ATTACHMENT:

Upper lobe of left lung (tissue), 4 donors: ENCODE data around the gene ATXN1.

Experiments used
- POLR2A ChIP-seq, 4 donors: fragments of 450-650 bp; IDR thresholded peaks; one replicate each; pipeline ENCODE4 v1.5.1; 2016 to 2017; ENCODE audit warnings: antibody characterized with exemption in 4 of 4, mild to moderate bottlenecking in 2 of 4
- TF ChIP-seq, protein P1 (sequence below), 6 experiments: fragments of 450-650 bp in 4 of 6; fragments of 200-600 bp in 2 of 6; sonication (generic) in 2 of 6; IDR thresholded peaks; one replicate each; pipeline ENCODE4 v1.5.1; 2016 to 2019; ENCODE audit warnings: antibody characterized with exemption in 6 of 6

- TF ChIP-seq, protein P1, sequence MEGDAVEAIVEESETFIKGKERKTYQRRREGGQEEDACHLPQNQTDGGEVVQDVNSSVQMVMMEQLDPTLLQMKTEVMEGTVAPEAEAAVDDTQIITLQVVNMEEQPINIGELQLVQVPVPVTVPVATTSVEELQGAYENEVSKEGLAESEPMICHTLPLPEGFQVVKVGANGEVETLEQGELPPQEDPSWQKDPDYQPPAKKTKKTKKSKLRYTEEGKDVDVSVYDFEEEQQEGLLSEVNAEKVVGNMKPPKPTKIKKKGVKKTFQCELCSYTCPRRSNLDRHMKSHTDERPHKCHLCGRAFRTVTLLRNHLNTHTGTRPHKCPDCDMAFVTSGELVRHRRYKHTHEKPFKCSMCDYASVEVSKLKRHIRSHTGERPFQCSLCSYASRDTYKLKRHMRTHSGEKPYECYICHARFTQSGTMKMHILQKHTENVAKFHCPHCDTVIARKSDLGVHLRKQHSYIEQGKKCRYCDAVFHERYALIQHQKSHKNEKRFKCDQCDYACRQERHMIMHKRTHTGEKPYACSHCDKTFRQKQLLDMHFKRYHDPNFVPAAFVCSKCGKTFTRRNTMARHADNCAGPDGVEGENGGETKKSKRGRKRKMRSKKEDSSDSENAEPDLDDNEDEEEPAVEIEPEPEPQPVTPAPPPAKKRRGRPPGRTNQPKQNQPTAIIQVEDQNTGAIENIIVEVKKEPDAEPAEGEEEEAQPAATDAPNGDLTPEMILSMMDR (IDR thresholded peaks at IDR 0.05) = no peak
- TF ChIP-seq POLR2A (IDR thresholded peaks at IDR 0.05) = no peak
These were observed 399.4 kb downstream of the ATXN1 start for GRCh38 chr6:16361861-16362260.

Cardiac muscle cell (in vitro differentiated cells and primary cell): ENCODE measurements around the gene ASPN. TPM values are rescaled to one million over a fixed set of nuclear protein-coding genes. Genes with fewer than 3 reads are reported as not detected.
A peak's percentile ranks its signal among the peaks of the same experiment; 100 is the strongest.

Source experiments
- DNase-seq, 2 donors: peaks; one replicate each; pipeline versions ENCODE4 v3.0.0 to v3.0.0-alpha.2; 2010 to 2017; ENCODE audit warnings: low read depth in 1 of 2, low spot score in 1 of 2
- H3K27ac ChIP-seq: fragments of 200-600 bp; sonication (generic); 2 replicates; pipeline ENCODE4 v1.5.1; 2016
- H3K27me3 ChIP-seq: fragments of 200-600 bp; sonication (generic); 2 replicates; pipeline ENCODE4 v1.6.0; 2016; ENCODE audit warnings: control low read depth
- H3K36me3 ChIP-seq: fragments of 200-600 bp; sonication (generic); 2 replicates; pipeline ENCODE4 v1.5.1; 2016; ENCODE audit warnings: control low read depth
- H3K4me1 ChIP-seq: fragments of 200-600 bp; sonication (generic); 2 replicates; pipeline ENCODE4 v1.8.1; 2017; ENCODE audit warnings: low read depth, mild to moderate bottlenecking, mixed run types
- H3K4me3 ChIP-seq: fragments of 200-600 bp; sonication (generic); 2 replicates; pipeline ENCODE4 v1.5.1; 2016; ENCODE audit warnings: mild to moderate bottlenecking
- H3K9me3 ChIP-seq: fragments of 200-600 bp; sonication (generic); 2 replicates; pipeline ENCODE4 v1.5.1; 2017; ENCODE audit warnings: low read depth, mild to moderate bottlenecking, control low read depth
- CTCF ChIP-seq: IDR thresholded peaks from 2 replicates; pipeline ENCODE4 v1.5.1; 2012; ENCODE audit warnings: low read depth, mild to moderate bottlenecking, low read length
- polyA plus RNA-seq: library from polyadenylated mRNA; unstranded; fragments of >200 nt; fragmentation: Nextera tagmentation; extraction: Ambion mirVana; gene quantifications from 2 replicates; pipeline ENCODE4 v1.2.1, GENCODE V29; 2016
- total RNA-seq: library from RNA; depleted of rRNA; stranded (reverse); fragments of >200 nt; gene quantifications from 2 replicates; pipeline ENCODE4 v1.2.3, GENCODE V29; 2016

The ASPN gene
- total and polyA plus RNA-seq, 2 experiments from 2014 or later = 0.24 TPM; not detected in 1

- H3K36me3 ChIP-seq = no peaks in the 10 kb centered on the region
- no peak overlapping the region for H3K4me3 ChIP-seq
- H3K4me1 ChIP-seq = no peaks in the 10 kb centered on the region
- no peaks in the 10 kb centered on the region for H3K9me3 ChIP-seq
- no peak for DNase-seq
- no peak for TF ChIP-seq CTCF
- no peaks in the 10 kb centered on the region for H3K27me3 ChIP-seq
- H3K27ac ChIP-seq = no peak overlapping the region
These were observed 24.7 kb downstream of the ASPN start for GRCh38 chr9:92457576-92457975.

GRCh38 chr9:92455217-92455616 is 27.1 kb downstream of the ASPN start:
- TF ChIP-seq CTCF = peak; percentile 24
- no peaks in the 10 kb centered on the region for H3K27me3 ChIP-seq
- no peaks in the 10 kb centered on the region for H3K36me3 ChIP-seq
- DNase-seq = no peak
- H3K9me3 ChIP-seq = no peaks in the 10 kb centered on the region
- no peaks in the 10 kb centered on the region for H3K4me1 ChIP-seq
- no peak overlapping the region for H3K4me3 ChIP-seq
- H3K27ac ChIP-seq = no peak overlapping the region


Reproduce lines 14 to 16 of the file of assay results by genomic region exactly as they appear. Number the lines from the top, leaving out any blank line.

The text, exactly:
- H3K36me3 ChIP-seq: fragments of 200-600 bp; sonication (generic); 2 replicates; pipeline ENCODE4 v1.5.1; 2016; ENCODE audit warnings: control low read depth
- H3K4me1 ChIP-seq: fragments of 200-600 bp; sonication (generic); 2 replicates; pipeline ENCODE4 v1.8.1; 2017; ENCODE audit warnings: low read depth, mild to moderate bottlenecking, mixed run types
- H3K4me3 ChIP-seq: fragments of 200-600 bp; sonication (generic); 2 replicates; pipeline ENCODE4 v1.5.1; 2016; ENCODE audit warnings: mild to moderate bottlenecking